I recently tried to register for a programme that helps customers track their carbon footprint. The promise to know my impact on the environment and to receive tips on how to reduce my emissions sounded appealing. I started the registration process, answered most of the questions and read the Privacy Policy.

It is like I met the hungry caterpillar – I was asked to provide household income, the area I live in, how long and how often I travel using different transport and more and more information about my life. I learnt that my social media likes and comments will be tracked, data will be shared with 3rd parties and my account’s name and footprint will be shared on the public web site. I felt like I was sharing more information than necessary and I was unsure of the benefits that I may get.

In the end, I decided that it is not worth using the service.

This is a challenge facing many organisations – how to collect data to provide better services, give value back to customers and achieve business objectives.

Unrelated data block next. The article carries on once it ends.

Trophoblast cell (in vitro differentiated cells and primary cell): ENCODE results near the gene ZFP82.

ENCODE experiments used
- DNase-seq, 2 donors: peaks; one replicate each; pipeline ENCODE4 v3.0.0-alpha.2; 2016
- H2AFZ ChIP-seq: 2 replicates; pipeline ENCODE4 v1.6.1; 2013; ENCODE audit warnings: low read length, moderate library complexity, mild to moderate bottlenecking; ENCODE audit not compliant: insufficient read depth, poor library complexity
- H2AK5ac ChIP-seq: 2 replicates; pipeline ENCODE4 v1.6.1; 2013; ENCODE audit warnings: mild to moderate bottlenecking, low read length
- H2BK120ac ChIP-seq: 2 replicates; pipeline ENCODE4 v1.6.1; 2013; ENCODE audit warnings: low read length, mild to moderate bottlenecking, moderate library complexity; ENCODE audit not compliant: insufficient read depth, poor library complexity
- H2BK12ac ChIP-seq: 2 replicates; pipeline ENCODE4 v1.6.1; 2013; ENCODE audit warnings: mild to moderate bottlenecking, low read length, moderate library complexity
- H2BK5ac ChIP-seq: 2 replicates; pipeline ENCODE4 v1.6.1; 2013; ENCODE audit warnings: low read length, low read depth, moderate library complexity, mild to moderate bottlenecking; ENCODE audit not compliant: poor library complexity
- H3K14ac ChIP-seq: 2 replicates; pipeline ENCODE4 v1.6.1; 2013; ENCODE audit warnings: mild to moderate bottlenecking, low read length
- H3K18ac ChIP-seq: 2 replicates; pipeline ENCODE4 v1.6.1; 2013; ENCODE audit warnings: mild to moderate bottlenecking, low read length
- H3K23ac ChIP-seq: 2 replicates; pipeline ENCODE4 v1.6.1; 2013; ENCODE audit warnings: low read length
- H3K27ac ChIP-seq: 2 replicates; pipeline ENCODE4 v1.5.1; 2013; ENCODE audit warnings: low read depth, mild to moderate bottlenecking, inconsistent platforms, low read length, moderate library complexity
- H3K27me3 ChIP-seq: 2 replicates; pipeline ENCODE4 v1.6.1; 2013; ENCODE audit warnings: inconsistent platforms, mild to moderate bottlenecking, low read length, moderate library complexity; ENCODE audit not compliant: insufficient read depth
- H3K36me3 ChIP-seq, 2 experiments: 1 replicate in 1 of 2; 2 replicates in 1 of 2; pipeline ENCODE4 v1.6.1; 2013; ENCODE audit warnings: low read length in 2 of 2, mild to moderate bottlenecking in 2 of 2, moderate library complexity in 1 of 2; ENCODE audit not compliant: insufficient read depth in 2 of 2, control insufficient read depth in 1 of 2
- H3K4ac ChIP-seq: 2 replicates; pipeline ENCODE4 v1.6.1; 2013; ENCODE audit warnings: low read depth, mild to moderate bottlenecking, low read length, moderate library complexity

Here are some principles to help you build better data and privacy practices and help you design better services.

1. Know your data

You should know what data you collect and why, where the data is stored and how the data is used, and your organisation should have robust security practices and establish data and privacy governance.

Organisations collect far too much data and according to one estimate, on average, some 60% of the data that organizations collect is unused because it is either redundant, obsolete, or trivial. (Source: The greening of privacy: Key steps to data sustainability | TechBeacon)

Businesses can reduce their storage requirements and costs and support their sustainability objectives by reducing the amount of the data collected and stored.